On September 12th 2010, the Basel Committee endorsed the next piece of their master plan. Having originally released details on July 26th 2010, the Basel III Accord was revealed and aspired to once again make the banking system safer by putting measures in place to avoid a repeat of the “worst recession in over 100 years” (Ed Balls, Shadow Chancellor).
The Basel II Accord was originally introduced in June 2004 to ensure that savers’ money was protected and that banks had a bit of a cushion to absorb unexpected shortfall from the potential inability to repay loans. Basel III was constructed using the same three-pillared framework, but was developed following the credit crunch. It strengthens the bank’s capital requirements and introduces new regulatory requirements on liquidity.
Basel III looks to define new capital target ratios, or the amount of ‘ready’ capital a bank must have. Other changes include the increase in transparency, quality and consistency of the capital base. The new regulation states that banks must have available capital equivalent to 4.5% of assets. There is an additional requirement of 2.5% which is in place to withstand future stress.
The second major change from Basel II is the additional strengthening of the capital framework’s risk coverage. This includes strengthening the capital requirements for counterparty credit exposures, by raising the capital buffers to allow for these exposures. All the changes are in a bid by the committee to encourage the banks to raise their own capital buffer in times of a good economy, so they can be called upon in more troubled times.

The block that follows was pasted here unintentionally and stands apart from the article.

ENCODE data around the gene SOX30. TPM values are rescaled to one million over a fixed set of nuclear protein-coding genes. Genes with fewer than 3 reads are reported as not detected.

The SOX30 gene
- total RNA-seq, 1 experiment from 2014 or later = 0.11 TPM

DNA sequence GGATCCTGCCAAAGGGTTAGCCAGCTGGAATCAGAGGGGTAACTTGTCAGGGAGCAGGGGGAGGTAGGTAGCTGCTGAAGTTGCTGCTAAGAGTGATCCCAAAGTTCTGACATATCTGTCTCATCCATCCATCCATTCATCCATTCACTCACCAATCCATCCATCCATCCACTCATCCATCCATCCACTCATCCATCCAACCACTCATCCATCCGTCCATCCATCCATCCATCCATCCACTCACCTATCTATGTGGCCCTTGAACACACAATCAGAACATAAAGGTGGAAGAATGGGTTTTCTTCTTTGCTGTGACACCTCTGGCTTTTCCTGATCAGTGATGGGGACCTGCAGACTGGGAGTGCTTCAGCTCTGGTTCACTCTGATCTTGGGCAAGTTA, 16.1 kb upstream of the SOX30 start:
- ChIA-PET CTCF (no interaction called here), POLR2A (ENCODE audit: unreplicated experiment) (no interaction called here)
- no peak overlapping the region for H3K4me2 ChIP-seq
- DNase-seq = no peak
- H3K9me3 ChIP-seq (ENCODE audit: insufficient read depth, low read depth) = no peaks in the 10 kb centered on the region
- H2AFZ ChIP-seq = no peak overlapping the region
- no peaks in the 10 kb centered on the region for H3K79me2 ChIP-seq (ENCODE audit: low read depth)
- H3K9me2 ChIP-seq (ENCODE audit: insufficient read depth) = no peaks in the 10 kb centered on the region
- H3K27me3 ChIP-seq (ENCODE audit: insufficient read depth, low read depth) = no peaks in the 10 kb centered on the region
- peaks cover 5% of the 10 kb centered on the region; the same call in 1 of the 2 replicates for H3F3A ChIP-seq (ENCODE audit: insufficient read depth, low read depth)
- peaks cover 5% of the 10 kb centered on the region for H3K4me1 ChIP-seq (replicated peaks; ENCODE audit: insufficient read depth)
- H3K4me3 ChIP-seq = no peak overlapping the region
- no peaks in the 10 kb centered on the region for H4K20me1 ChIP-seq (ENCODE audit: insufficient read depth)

Following the crisis of 2009, the banks are now working much closer with the regulators to ensure that it is not repeated. But, in reality, how will the banks and their recruitment processes be affected by the introduction of the Basel III Accord?
The long-term benefits speak for themselves: an estimated net benefit for European banks of 30% of GDP, equivalent to 10 trillion Euros. This prediction by UK economists comes on the back of the sizeable buffers that the new Basel mandates all major banks have at their disposal.
Having said this, the short and medium-term problems cannot be ignored. While the big banks are no longer ‘able to fail’, the IT implications and integration costs and resources threaten to drive down the financial sector’s profits.
Although the capital requirements are being introduced gradually, the scale of the change that banks will have to go through cannot be underestimated. Barclays are in the process of raising £3.3bn in order to cover the costs of Basel III – some of which will be used to cover the capital requirements, but a large amount will be spent on retraining and recruiting qualified staff.
The next piece in the Basel jigsaw will surely lead to increased hiring levels to accomodate the changes.
Oliver Gale is a Change Management Consultant for Marks Sattin.